Security and privacy is not really at the top of the list of features that most consumers want when they select a smartphone or a smartwatch.
It does play a huge role for some users, many Ghacks readers for example, but the masses seem more interested in looks and having the latest and greatest features than anything else.
As far as smartwatches are concerned, many require that you pair them with a smartphone that you carry with you as well for functionality. The watch uses the information that the smartphone provides to display information such as incoming SMS on the screen. It can also be used to control functionality on the smartphone.
Bluetooth pairing is being used for that so that data can be transferred using Bluetooth once the devices have been paired.
Security company Bitdefender demonstrated recently that the safeguards in place to protect communication between the phone and watch are not secure enough.
The company demonstrated these shortcomings using a Nexus 4 device running the Android L Developer Preview and a LG G smartwatch.
The communication between smartwatch and smartphone is encrypted by a six digit pin code which means that it is not enough to simply record and read the data that is being transferred using Bluetooth.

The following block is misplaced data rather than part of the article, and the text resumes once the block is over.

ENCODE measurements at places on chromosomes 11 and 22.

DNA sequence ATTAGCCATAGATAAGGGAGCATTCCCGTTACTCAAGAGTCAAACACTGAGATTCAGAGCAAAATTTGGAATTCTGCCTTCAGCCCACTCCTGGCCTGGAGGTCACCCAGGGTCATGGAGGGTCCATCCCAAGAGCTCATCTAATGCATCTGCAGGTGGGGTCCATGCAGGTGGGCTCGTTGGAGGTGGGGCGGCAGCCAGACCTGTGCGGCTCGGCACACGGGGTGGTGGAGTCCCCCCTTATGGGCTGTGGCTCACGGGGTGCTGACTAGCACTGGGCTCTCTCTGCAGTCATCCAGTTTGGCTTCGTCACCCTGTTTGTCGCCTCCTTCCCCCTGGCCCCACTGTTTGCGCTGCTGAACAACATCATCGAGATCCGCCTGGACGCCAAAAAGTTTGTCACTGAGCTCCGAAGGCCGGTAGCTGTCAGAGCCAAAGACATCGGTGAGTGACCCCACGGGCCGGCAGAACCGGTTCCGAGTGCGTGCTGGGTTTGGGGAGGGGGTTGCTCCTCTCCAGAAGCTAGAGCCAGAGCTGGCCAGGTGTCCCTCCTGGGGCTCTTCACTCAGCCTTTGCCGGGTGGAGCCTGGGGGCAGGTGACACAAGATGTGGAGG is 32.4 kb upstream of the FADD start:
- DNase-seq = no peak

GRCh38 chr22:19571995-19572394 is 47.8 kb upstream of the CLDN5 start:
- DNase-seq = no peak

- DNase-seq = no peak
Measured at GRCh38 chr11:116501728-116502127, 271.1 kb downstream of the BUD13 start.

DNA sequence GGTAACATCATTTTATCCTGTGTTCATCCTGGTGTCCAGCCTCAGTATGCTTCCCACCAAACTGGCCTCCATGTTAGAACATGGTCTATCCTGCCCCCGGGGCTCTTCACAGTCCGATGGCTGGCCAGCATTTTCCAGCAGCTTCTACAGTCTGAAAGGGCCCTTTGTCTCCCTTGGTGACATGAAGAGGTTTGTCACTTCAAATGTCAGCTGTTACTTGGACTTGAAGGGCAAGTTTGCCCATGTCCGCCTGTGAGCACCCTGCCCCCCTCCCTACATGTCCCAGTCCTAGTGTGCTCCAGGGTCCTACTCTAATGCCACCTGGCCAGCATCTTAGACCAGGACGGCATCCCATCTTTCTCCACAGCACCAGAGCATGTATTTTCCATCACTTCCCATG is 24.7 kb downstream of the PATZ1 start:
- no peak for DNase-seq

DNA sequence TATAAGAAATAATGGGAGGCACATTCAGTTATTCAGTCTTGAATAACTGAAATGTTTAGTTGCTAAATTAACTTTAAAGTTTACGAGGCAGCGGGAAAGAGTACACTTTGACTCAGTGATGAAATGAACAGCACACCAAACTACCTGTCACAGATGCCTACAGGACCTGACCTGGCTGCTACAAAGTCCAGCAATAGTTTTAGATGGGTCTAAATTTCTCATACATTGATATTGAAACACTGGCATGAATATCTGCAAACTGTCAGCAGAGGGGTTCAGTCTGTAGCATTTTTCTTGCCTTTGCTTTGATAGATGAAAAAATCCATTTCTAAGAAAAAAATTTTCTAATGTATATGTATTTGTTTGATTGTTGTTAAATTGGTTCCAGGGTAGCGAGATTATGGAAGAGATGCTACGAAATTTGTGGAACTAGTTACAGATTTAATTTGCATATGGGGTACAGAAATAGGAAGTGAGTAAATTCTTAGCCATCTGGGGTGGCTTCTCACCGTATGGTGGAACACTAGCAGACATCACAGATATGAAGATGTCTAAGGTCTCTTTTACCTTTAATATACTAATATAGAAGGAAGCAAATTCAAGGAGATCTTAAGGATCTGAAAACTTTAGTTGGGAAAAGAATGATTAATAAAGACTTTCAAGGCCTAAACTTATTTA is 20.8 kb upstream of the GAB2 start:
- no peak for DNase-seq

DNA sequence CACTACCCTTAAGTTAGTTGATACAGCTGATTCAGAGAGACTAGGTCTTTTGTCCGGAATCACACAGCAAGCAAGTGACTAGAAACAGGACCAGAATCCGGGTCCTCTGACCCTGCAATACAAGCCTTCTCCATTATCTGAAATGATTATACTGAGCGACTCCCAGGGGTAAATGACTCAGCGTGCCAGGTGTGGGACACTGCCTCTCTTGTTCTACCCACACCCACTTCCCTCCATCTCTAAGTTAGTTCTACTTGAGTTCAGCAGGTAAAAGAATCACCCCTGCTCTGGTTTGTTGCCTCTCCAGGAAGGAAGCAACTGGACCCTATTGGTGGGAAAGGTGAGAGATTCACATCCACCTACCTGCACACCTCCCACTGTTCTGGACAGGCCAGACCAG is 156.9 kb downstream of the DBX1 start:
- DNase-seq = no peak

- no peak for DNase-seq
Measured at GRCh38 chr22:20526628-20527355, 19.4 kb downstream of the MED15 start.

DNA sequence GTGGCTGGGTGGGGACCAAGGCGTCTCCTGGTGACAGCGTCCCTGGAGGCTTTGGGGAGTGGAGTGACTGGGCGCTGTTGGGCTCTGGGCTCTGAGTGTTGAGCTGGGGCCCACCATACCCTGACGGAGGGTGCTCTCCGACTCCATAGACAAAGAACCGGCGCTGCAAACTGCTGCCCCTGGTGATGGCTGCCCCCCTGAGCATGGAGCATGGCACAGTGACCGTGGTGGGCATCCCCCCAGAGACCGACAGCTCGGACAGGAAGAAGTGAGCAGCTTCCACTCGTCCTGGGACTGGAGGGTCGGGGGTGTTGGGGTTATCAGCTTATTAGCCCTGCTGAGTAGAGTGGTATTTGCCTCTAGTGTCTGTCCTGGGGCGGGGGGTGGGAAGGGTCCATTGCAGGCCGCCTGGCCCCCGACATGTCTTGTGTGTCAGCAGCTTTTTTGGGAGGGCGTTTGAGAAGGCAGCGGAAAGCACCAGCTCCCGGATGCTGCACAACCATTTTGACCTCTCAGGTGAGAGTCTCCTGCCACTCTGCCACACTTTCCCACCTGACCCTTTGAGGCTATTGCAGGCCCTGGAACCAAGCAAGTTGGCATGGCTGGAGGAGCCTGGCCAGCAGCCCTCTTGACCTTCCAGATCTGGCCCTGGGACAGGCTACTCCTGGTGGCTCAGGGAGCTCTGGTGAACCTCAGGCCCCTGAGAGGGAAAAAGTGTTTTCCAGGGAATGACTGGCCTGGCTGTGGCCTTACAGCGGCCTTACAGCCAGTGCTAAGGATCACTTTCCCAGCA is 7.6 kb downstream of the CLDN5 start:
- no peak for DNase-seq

This pin code is displayed on both devices when they are paired by the user in the first setup process.
Bitdefender used publicly available tools to brute force the pin code and read the information transferred between the devices.
The (roughly) one million combinations of six digit numeric pin are cracked by modern computer systems in a matter of seconds.
The need for proximity is a limiting factor though. Bluetooth supports three different range classes:
Most smartphones use class 2 radios which means that attackers need to get in to the supported range for the attack.
The pairing weakness that Bitdefender seems to have exploited is a security issue in Bluetooth LE and not specific to wearables. A hacker would need to be near enough to record the communication and need a link-key for the pairing as well unless communication is transmitted in plain text.
It is worrying that communication between watch and phone can be easily captured if the attacker manages to get in close proximity of the wearer.
While that may not be a problem for most users high-level executives, government officials and others with access to sensitive information should at least be aware of the possibility.
How big of an issue is it? I'd wait for an official response from Google or third-parties before coming to a conclusion.
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Ghacks is a technology news blog that was founded in 2005 by Martin Brinkmann. It has since then become one of the most popular tech news sites on the Internet with five authors and regular contributions from freelance writers.